How did Arius' teachings affect his doctrine of salvation?

Dr. Donald Fairbairn
Arianism represents a different understanding of salvation than the church as a whole. Arius, in effect, argued that salvation consists of man's rising up to God; whereas, most of the church emphasized that, for us to be saved, God has to come down to us. And so, if you see salvation as our rising up to God, then you don't need the Son to be equal to the Father. If he's intermediate — in between us and the Father — he's enough ahead of us that he can lead us up to God. Whereas Athanasius and others insisted we cannot rise up to God. God has to come down to us, and so the Son who comes down has to be just as fully God as the Father. In this way, Arianism was somewhat like later Nestorianism. Both of them placed our salvation in the hands of someone who is not fully God. Arius' Christ was intermediate between God and humanity. Nestorius' Christ was a man with a special connection to God the Son. But in both cases, all that so-called "savior" would have been able to do would be to lead us up to God. He wasn't fully God and so he couldn't come down to us to save us.

Dr. Ken Keathley
Whereas the orthodox held to the Father and the Son being homoousios — of the same essence — the Arians held that Jesus, the Son of God, was homoiousios — of similar or very similar essence, but not of the same essence. And so, these two things, of course, created or produced a Christ who was the greatest of all created beings. Now, if Arius is right, then this had tremendous repercussions for our understanding of salvation. If Arius is right, then this means that the creature can satisfy the Creator, and salvation is by works. But as Athanasius and the orthodox pointed out, that if Jesus Christ is truly divine, this means that the work of Christ was God satisfying himself and that salvation is entirely by grace.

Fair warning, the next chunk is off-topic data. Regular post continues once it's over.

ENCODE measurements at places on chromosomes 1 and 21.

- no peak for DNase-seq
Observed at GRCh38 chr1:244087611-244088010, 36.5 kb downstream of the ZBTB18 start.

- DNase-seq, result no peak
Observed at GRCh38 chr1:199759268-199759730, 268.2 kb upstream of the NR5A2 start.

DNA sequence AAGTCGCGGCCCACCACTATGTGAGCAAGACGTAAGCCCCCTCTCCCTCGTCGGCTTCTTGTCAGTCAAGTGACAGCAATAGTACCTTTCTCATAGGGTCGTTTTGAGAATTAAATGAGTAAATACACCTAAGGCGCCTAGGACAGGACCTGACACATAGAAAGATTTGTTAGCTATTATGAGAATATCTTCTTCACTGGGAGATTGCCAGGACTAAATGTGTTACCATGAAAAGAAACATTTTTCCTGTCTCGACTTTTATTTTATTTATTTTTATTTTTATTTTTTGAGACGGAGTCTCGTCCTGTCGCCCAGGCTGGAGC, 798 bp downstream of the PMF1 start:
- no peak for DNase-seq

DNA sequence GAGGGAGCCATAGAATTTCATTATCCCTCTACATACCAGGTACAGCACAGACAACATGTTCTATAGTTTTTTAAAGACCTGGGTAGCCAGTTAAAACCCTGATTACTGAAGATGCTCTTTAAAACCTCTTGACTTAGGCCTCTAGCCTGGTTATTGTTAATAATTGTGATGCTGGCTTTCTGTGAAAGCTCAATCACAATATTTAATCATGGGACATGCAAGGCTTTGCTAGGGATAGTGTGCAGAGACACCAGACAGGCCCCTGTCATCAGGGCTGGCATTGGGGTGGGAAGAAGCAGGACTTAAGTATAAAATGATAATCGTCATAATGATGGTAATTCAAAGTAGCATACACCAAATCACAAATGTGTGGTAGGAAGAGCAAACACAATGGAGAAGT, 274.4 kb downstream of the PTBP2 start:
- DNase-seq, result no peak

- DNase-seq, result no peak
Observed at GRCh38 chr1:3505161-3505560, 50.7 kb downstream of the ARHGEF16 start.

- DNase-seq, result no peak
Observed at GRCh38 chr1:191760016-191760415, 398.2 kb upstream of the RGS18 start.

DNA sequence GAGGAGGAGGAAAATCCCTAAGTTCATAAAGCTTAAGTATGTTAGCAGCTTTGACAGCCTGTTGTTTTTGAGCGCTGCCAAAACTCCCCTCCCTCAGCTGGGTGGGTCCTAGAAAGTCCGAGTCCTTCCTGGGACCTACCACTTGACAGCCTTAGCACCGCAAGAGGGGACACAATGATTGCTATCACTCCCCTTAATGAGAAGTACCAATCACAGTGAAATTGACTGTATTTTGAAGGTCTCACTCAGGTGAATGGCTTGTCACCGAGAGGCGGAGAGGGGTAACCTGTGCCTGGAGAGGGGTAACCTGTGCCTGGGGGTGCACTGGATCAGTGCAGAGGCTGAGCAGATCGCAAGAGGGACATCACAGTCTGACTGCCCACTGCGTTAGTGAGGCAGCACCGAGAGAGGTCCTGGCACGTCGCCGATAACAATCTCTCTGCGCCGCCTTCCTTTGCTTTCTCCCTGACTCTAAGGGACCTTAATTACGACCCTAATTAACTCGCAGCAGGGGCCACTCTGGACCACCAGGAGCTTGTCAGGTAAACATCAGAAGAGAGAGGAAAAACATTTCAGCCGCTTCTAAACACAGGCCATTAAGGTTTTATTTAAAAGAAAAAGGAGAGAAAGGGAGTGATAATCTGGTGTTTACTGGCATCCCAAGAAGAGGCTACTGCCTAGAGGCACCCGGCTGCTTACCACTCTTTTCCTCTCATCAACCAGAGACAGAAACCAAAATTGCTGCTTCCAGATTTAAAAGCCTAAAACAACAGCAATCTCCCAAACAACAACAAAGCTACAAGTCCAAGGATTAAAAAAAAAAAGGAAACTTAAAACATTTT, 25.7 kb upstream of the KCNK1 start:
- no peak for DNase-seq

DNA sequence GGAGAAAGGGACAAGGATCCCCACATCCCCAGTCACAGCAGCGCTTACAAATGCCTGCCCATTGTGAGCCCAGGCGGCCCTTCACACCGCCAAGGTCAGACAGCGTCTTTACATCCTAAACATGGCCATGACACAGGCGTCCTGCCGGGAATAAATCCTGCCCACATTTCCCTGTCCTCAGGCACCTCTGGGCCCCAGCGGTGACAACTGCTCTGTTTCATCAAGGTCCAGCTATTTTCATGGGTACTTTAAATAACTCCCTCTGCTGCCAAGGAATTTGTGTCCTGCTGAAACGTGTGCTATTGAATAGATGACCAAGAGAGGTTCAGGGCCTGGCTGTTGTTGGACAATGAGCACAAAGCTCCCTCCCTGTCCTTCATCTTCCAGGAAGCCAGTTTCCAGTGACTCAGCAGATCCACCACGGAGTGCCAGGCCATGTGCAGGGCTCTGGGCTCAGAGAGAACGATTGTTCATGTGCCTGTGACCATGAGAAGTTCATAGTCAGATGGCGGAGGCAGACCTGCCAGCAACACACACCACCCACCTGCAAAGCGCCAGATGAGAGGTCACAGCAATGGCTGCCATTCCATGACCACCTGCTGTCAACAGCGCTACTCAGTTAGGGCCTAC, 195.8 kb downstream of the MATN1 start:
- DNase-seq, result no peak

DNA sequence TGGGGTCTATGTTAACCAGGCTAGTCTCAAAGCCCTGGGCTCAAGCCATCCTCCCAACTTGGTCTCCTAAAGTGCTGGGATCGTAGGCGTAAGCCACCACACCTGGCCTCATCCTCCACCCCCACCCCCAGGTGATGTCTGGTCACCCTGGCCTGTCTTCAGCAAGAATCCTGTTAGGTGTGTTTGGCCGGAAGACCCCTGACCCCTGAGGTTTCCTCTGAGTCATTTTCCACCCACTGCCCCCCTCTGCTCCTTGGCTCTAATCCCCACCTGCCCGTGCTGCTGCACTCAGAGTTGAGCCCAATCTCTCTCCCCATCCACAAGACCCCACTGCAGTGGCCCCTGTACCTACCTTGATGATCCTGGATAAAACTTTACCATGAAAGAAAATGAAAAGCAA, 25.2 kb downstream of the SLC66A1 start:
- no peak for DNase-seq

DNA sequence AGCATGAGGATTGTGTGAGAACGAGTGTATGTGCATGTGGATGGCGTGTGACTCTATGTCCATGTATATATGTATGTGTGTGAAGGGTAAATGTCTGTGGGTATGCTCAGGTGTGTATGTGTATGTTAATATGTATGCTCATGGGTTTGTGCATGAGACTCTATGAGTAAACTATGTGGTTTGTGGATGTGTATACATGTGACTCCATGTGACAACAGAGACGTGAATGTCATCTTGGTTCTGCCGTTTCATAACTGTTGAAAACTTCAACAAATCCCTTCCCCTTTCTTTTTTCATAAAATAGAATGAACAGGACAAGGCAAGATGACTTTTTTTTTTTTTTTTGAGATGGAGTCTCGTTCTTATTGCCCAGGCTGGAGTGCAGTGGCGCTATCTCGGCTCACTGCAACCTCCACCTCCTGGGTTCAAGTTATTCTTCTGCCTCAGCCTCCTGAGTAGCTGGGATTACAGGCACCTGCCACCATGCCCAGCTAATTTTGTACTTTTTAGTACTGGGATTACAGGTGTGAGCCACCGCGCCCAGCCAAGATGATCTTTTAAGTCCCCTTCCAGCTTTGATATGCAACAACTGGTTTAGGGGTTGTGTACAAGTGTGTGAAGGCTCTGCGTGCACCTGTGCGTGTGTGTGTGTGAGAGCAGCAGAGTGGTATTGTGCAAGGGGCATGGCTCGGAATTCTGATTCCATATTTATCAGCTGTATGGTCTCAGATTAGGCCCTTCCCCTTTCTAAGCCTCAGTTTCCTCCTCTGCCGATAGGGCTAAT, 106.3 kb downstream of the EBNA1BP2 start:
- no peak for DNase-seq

Are there any extant versions of Arianism in the world today?

Dr. Stephen J. Wellum
When Arianism was condemned by the church and rejected by the church at Nicea in 325, that didn't bring an end to Arian influences and Arian theology. From 325 all the way to the next ecumenical council of Constantinople, 381, Arianism continued to survive as a viewpoint, and the church had to then further reject it at Constantinople. Since then, Arianism has still arrived and shown itself throughout church history. There was a form of Arianism that was alive and well in the post-Reformation era where people adopted the same idea, particularly the Socinians. They may not have considered themselves completely Arian, but they denied the full deity of the Son. They denied, then, the doctrine of the Trinity, which had basically Arian theology and Arian tendencies, and that continued through various forms of liberal theology. Again, they may not have identified themselves as Arian, but Arian theology continued. Probably the best example of Arianism today is found in the Jehovah's Witnesses. The Jehovah's Witnesses, again, have differences with Arian theology in the sense that they appeal to an entire Watchtower Society and authority that, of course, is not what Arius at all appealed to. Yet, the theology of Jehovah's Witnesses is basically the theology of Arius in that Jehovah's Witnesses deny the full deity of the Son, the eternality of the Son. The Son is a created being, the first created being. He preexists everything else, but he is not eternally preexistent and thus God, equal with the Father and Spirit. So, there are a variety of forms of Arianism that continued after Arius in the Reformation/post-Reformation period, showed itself in liberal theology of a variety of sorts whenever the doctrine of the Trinity is denied and Unitarianism is affirmed, and the deity of the Son is denied, and particularly in the Jehovah's Witnesses. They represent that Arian stream today in denying Christian truth and Christian theology.

Dr. Ken Keathley